Researchers in the UK have accurately been able to predict the political allegiance, ethnicity, drug use and sexual preference of Facebook users based on public domain information and their ‘likes’ on the popular social media service.
The joint Cambridge University and Microsoft Research study, published in the Proceedings of the National Academy of Sciences, raises serious privacy concerns about the ability of Facebook to infer information about users through data mining, even where that information had not been expressly given to the social media giant.
For example, the researchers were able to systematically predict, across 58,000 Facebook users, that male users who liked the pages “Human Rights Campaign” and “Wicked, the Musical” were gay, with 88% accuracy.
Lead analyst Michal Kosinski told The Guardian many end users were unaware about the ways data could be harvested from social media services.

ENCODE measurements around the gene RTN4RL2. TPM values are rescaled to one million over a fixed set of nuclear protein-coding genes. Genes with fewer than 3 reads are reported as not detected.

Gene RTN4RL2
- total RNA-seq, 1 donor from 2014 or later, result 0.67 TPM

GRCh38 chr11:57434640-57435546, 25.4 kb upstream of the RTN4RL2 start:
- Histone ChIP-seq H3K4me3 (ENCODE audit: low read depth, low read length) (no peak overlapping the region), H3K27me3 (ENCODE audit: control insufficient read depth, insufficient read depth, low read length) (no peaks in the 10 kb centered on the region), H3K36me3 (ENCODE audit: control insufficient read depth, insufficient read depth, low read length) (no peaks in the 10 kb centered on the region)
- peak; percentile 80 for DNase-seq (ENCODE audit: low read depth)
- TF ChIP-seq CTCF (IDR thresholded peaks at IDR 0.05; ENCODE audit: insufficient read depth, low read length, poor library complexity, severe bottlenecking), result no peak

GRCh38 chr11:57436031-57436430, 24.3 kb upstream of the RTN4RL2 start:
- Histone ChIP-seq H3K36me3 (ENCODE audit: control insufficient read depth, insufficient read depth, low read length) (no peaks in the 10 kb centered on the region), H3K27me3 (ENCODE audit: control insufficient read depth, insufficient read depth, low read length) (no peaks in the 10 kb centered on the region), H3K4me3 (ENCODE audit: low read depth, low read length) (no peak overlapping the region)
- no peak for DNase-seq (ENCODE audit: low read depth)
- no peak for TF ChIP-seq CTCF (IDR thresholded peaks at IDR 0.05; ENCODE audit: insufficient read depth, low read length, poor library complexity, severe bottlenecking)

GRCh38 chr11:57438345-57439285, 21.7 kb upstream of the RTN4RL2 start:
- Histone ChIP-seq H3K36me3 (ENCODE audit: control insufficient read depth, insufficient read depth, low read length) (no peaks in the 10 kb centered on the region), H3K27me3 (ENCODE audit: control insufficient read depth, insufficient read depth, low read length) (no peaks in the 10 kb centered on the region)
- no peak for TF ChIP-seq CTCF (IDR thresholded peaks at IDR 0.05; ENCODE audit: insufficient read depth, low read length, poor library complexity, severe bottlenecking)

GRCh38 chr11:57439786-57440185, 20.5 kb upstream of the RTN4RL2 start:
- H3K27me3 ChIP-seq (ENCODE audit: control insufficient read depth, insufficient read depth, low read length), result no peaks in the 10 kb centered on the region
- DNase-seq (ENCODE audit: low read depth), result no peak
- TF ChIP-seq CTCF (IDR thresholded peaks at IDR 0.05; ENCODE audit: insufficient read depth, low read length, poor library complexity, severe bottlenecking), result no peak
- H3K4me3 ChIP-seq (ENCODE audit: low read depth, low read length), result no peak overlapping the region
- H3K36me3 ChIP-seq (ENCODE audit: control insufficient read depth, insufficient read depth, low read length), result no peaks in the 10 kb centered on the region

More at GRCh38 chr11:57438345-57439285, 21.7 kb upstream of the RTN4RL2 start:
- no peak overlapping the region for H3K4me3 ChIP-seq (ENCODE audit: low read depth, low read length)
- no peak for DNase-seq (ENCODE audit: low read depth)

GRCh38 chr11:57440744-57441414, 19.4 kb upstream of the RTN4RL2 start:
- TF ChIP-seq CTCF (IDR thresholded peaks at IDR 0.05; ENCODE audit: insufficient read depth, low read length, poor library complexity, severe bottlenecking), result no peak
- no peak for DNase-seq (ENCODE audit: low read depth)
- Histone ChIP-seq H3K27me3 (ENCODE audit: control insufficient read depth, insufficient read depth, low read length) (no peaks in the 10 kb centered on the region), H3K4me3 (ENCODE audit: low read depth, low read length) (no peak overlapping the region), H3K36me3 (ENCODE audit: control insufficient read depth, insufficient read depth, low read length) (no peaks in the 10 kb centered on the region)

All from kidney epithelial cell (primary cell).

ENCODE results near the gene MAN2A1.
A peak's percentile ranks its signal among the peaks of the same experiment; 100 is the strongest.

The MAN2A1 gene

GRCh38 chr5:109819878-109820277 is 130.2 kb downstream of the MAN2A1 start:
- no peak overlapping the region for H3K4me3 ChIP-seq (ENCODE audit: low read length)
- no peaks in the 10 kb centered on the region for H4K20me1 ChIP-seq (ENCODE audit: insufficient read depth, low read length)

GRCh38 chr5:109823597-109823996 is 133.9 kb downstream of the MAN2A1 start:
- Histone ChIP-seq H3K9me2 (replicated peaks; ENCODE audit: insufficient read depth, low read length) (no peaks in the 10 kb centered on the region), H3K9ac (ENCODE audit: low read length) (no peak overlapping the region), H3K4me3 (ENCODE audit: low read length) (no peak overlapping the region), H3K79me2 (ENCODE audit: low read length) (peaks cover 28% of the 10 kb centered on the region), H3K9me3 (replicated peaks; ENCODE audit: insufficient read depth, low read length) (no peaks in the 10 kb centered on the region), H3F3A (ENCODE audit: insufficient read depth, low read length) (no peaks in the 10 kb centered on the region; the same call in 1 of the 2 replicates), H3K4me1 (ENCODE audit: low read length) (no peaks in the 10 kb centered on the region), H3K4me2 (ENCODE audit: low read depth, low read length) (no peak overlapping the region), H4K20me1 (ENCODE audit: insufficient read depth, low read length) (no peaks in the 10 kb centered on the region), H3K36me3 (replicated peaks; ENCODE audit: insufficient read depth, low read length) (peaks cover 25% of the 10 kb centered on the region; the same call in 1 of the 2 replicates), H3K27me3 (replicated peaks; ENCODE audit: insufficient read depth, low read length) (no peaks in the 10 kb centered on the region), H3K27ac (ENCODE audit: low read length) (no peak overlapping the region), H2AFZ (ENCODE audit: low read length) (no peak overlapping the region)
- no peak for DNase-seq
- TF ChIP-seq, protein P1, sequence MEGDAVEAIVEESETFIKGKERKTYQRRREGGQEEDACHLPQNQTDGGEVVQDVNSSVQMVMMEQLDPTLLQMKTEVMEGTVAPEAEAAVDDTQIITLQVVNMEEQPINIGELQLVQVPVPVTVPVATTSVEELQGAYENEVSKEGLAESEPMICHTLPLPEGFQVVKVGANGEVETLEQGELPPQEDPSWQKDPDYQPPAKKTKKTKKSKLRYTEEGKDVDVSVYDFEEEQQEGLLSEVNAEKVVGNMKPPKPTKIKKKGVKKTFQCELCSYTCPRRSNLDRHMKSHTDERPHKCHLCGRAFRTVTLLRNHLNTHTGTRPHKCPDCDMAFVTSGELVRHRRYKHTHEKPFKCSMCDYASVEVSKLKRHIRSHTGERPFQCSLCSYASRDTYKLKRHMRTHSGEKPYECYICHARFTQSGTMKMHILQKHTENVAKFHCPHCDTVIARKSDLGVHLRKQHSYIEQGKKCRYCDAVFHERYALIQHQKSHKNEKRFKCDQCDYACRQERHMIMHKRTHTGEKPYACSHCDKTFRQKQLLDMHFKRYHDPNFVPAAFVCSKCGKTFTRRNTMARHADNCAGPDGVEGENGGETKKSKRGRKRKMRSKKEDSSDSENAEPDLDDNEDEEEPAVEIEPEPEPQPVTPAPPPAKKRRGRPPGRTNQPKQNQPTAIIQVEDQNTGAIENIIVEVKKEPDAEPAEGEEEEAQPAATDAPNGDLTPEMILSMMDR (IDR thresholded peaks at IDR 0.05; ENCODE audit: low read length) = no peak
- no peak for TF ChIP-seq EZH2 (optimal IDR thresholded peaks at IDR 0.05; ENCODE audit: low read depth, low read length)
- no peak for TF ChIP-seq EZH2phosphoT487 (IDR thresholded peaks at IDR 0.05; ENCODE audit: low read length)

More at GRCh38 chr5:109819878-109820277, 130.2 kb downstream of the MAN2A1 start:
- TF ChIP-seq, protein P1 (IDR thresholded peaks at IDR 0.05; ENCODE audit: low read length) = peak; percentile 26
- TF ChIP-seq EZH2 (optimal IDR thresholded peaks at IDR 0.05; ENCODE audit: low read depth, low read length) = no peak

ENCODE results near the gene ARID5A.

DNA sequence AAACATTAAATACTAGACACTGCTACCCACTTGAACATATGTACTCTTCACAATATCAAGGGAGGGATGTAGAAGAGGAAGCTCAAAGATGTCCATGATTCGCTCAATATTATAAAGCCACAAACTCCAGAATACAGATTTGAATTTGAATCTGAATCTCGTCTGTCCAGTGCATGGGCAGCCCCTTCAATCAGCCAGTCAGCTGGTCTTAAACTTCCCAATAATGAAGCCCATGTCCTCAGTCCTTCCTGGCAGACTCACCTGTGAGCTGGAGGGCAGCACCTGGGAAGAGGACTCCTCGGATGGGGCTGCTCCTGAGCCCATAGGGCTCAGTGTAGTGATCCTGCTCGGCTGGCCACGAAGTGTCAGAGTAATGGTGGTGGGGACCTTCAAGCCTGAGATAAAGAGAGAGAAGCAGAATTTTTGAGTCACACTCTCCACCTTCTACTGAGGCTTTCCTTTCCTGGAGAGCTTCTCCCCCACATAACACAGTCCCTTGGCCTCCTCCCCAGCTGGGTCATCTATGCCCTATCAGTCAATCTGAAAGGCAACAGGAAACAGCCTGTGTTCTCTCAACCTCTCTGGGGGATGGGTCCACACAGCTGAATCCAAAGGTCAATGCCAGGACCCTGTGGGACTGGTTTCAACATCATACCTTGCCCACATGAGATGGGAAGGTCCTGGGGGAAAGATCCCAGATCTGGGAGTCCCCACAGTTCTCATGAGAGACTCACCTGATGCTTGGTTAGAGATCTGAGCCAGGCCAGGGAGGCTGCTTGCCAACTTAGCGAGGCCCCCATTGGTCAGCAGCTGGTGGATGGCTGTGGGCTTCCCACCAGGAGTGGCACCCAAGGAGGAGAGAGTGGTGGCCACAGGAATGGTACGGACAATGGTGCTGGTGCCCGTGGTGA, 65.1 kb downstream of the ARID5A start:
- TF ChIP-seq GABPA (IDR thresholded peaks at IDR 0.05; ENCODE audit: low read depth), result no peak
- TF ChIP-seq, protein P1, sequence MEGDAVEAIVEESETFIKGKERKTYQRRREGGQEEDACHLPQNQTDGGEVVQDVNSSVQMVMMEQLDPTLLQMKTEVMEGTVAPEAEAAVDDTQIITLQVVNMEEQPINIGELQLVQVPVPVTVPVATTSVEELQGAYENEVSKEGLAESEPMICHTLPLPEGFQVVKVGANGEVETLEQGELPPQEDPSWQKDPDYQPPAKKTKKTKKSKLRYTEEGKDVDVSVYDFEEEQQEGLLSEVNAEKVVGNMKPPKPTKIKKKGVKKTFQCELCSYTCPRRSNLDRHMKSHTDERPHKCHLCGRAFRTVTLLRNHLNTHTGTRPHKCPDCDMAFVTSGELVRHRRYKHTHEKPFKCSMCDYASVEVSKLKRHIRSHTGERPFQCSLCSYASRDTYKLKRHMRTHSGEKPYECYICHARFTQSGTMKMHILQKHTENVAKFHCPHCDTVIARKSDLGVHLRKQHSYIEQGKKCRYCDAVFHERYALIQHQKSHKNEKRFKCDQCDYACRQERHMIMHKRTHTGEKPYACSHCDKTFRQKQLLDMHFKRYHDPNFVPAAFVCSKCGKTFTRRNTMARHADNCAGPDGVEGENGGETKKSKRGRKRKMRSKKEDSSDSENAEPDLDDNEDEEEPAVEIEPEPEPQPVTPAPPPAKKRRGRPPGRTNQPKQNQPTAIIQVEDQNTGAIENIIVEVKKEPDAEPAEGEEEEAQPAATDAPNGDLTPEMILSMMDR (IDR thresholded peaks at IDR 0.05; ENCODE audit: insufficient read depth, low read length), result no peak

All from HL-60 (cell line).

“The important point is that, on one hand, it is good that people’s behaviour is predictable because it means Facebook can suggest very good stories on your news feed,” Kosinski said.
“But what is shocking is that you can use the same data to predict your political views or your sexual orientation. This is something most people don’t realise you can do.”
Kosinski fears the ability to accurately predict such information could have serious consequences for users in illiberal countries.
“Everyone carries around their Facebook ‘likes’, their browsing history and their search history, trusting corporations that it will be used to predict their movies or music tastes,” he said.
“But if you ask about governments, I am not sure people would like them to predict things like religion or sexuality, especially in less peaceful or illiberal countries.”